Definition of uncertainty
Uncertainty is the estimated amount or percentage by which an observed or calculated value may differ from the true value. Uncertainty is usually expressed as a range of values and the probability that the true value falls within that range. For example, the uncertainty for a company’s annual GHG emissions may be expressed as +/- 30%, at the 95% confidence level (i.e. there is a 95% chance that the true value is within a range 30% above or below the calculated value for annual emissions).
Using the uncertainty assessment in Our Impacts
The uncertainty assessment in Our Impacts gives an indication of the relative uncertainty associated with activity data (depending on whether the data is actual or estimated) and the emission or conversion factors (depending on whether the factors have more or fewer built-in assumptions), and can be used to reduce uncertainty by encouraging reporting companies to improve the type and quality of data collected. The uncertainty score for an assessment can be reduced by:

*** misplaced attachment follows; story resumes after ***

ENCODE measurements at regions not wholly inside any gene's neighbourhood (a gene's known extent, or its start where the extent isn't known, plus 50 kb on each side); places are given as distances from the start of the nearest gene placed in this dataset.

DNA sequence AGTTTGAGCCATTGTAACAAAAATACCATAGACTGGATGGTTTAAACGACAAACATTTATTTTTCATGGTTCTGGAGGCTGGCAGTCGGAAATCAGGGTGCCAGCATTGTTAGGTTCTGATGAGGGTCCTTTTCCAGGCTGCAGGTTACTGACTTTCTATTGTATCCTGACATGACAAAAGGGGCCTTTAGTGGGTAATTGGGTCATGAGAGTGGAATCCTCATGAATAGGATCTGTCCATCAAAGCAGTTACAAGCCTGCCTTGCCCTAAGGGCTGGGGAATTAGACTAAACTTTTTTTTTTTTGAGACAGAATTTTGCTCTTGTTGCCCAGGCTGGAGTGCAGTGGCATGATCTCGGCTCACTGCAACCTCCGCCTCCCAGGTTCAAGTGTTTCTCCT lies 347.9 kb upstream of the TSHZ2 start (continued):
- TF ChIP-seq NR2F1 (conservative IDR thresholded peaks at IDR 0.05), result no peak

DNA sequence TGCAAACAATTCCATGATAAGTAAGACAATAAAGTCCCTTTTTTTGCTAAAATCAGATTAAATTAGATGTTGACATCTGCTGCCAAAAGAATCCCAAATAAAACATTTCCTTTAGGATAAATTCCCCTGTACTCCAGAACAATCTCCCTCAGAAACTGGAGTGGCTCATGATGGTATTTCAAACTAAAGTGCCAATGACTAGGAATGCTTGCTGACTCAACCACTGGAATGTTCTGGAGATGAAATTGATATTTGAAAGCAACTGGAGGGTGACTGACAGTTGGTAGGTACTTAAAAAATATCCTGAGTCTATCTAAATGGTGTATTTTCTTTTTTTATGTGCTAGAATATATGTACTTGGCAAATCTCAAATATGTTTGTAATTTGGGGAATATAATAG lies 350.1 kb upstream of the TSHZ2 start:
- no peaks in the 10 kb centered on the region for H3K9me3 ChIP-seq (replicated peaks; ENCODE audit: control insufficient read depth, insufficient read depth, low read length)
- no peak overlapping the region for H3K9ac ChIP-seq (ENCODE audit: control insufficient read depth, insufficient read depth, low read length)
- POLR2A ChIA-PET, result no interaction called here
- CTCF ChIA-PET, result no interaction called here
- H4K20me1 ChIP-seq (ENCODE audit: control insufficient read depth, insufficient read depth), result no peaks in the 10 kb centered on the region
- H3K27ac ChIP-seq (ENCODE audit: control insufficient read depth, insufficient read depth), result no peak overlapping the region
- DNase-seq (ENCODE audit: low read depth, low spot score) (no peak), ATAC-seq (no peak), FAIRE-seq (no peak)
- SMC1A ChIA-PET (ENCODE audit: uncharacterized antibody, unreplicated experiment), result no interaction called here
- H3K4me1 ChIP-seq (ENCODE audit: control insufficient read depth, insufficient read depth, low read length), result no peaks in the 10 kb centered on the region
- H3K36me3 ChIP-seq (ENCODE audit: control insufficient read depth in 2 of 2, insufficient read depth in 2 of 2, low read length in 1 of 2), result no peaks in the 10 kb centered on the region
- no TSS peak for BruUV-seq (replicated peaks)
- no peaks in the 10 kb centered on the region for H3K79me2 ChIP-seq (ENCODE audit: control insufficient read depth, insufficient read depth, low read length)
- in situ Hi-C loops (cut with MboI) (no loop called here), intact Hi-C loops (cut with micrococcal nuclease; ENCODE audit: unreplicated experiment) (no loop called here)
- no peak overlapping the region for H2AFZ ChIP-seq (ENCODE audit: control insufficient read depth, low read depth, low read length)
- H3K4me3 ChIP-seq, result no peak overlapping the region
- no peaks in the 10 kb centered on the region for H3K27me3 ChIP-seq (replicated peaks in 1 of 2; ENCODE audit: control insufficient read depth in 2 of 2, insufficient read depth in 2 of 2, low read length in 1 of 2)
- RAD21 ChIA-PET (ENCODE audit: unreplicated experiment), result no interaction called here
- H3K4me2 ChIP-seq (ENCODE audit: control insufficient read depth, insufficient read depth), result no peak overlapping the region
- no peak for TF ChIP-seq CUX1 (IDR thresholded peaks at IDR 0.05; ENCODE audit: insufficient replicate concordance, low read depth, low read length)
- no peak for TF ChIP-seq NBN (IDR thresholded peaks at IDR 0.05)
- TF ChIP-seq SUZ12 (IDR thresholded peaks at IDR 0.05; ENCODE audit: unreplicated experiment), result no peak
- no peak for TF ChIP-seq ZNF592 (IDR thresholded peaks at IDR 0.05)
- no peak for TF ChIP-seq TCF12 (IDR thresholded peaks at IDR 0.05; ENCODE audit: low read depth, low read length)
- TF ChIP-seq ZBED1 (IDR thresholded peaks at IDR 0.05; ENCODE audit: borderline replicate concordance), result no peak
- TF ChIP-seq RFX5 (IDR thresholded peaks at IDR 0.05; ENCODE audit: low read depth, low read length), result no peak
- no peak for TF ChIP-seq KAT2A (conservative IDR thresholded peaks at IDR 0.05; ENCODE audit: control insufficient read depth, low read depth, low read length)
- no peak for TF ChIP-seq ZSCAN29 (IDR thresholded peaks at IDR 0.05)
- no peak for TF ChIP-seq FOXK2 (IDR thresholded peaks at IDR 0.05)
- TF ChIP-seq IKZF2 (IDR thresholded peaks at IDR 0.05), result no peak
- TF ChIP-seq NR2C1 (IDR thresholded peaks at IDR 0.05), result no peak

1. Providing actual data rather than estimated data.
2. Providing data for the whole assessment period rather than extrapolating data.
3. Increasing the level of detail provided for emission sources (e.g. specifying “small”, “medium” or “large” vehicle rather than “average”).
4. Providing transportation data in energy, mass or volume units for fuel consumed rather than providing data for distance travelled (as calculating emissions from distance travelled requires an assumption about fuel economy).
5. Providing energy consumption data in energy, mass or volume units rather than providing data for energy costs or floor area occupied (as calculating emissions from cost data or floor area requires additional assumptions and conversions).
6. Providing waste data in mass units rather than by volume or number of bin bags (as calculating emissions from volume data requires an assumption about the density of waste).
The uncertainty assessment is best used as a tool for improving the type and quality of data provided rather than as an objective measure of the amount by which true GHG emissions differ from estimated GHG emissions. Click below to read the full paper: